What students and graduates are looking for and their expectations of the working world
Here we share the key findings from our Candidate Compass report, where we surveyed over 7,000 students and graduates. We also share tips from global branding expert, Universum, on how you to harness your employer brand. Finally, we have some advice from Student Minds on how to support student and graduate well-being.
We had an exciting morning on the 4th July 2019 at our annual Insight Breakfast, revealing our newly launched 2019 research into student and graduate career confidence, and their concerns when it comes to entering the working world.
The findings we shared, were from our Candidate Compass 2019 report, where we surveyed over 7,000 students and graduates on a number of topics, including career expectations, company culture, mental health, and whether students feel that employers are being diverse in their recruitment processes – including gender contrasts and how this impacts their perceptions of the future.
For 2019, we partnered with Universum, a global employer branding agency, who are leading in supporting employers through delivering talent market insights. Together, we shared valuable insight on Gen Z and how young people perceive employers and what makes them attractive.
How to stand out from the crowd as an employer
Claes Peyron from Universum delivered a fantastic presentation on the topic of employer branding, sharing a selection of tips for standing out from the crowd.
With students and graduates having greater options than ever before, it becoming increasingly important to ensure you’re seen as an attractive yet authentic brand to this audience. Universum’s Employer Branding Now Survey reports that differentiation is the number one employer branding priority for the World’s Most Attractive Employers.
How to gain talent through strong employer branding
- Revisit your key talent definitions
- Become more data-led
- Assess your Employer Value Proposition and the activation of this – the UK as a whole is focused on: having an inspiring purpose, having respect for people but also the commitment to diversity and inclusion – which isn’t a key proposition for other countries as a whole. What is most important to your company?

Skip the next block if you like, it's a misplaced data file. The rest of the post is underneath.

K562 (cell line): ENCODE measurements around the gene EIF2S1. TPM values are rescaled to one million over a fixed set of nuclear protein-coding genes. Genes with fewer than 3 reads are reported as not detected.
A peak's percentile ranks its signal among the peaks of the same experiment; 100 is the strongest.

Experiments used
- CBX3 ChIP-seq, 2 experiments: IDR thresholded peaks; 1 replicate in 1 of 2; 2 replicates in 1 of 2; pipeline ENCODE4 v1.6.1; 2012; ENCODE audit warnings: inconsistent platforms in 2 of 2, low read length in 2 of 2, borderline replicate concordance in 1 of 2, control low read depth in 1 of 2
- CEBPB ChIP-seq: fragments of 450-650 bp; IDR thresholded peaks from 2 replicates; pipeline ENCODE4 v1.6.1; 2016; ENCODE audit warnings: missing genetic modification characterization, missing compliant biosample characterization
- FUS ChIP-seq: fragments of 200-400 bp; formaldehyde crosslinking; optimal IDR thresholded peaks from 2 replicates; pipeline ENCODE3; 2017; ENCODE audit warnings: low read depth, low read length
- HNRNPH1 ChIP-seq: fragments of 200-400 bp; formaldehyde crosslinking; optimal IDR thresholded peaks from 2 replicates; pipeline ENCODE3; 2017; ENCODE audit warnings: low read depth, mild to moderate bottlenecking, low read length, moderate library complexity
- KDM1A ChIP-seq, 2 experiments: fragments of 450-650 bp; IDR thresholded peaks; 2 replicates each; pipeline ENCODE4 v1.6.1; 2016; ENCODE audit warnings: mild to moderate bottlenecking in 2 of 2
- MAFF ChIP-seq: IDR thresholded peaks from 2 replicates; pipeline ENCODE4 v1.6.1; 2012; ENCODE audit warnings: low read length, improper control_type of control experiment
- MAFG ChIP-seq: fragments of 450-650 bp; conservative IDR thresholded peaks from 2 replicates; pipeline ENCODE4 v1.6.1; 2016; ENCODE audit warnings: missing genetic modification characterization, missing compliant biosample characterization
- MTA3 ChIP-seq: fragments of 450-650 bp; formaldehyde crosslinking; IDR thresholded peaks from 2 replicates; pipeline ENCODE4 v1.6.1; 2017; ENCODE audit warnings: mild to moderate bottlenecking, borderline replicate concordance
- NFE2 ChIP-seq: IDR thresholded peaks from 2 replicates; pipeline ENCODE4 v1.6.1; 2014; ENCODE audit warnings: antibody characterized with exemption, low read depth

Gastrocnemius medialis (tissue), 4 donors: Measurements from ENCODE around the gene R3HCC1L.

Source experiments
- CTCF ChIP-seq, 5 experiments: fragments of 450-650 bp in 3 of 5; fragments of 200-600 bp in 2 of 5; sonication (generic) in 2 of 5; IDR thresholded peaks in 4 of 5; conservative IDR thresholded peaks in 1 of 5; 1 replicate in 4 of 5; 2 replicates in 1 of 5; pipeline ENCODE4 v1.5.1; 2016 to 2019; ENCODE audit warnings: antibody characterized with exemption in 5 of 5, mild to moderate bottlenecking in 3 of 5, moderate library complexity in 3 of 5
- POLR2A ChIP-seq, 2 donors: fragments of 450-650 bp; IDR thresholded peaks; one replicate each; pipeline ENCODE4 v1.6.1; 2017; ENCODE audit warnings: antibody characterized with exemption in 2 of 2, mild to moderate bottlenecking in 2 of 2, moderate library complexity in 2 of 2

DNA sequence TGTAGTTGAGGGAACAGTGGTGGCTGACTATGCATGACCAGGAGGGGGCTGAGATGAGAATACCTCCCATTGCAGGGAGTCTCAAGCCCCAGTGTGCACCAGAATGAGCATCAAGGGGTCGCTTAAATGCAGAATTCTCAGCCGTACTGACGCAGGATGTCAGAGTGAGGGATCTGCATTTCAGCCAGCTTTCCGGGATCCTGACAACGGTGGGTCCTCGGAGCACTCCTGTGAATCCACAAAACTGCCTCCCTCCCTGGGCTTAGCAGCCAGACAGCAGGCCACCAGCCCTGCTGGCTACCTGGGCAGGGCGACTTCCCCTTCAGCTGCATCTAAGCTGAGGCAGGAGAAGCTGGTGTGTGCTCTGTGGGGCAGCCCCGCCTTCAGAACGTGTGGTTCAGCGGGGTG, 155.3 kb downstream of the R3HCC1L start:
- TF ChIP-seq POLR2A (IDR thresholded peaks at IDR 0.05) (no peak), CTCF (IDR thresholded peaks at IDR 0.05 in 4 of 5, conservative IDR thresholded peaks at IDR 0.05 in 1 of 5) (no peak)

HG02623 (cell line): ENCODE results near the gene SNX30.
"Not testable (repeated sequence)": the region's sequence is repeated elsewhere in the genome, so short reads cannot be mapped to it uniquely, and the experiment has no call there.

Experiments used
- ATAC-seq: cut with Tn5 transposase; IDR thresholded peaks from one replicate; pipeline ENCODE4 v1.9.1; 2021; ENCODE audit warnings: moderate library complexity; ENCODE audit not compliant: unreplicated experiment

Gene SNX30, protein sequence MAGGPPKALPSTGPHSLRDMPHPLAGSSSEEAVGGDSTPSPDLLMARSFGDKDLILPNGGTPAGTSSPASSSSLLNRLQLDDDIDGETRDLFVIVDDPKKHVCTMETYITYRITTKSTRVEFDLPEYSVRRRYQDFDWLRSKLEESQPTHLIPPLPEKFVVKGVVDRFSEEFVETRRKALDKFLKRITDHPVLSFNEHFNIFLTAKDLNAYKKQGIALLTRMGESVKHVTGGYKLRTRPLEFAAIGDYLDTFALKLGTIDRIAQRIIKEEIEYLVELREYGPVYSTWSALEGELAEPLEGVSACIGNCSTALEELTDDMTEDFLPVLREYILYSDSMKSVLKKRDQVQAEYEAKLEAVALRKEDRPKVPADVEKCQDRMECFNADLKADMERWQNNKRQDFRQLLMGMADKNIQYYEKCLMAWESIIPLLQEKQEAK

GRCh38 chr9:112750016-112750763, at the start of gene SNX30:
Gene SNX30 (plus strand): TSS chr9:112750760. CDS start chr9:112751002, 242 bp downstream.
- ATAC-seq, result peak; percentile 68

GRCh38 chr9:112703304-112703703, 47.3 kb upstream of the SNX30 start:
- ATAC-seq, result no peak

- Set long-term goals and KPIs – do you have employee-generated content to support corporate messaging and how is this tracked?
- Make sure your offering isn’t too generic and similar to other brands – stand out and have your own voice.
Top Tips from Student Minds
We were pleased to be joined by Scott Williams, Head of Development at Student Minds, who spoke about well-being among young people and how employers can best support those entering the workforce, as well as providing insight into their Graduate Well-being Report.
How to support student & graduate well-being and stress for those transitioning into the workplace:
- Ensure graduates have a manager who is interested in their personal development
- Provide graduates with someone they feel confident contacting if they are struggling with their well-being
- Make sure graduates feel comfortable taking breaks during the workday, for example, taking a break for lunch
- Support graduates in finding the work they are doing interesting
- Ensure graduates feel able to keep up with financial pressures
- Check that your organisation is proactive about promoting well-being
- Allow graduates to feel included in work-related social activities
SOURCE: GRADUATE WELL-BEING REPORT 2017, STUDENT MINDS
To read our full Candidate Compass 2019 report or any of our other research, click here. To find out more, or if you’d like us to delve deeper into our research, contact us at: firstname.lastname@example.org